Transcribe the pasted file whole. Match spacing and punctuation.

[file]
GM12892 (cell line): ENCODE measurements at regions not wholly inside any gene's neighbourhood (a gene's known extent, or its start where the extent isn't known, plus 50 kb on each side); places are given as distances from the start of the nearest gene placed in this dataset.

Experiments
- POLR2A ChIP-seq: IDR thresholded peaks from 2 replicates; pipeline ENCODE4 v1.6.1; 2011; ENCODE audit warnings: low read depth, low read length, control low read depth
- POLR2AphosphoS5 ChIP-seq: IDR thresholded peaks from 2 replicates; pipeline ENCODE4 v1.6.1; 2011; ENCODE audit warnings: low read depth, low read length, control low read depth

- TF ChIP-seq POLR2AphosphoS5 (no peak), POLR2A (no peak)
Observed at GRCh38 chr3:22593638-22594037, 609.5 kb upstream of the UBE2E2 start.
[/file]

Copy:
GM12892 (cell line): ENCODE measurements at regions not wholly inside any gene's neighbourhood (a gene's known extent, or its start where the extent isn't known, plus 50 kb on each side); places are given as distances from the start of the nearest gene placed in this dataset.

Experiments
- POLR2A ChIP-seq: IDR thresholded peaks from 2 replicates; pipeline ENCODE4 v1.6.1; 2011; ENCODE audit warnings: low read depth, low read length, control low read depth
- POLR2AphosphoS5 ChIP-seq: IDR thresholded peaks from 2 replicates; pipeline ENCODE4 v1.6.1; 2011; ENCODE audit warnings: low read depth, low read length, control low read depth

- TF ChIP-seq POLR2AphosphoS5 (no peak), POLR2A (no peak)
Observed at GRCh38 chr3:22593638-22594037, 609.5 kb upstream of the UBE2E2 start.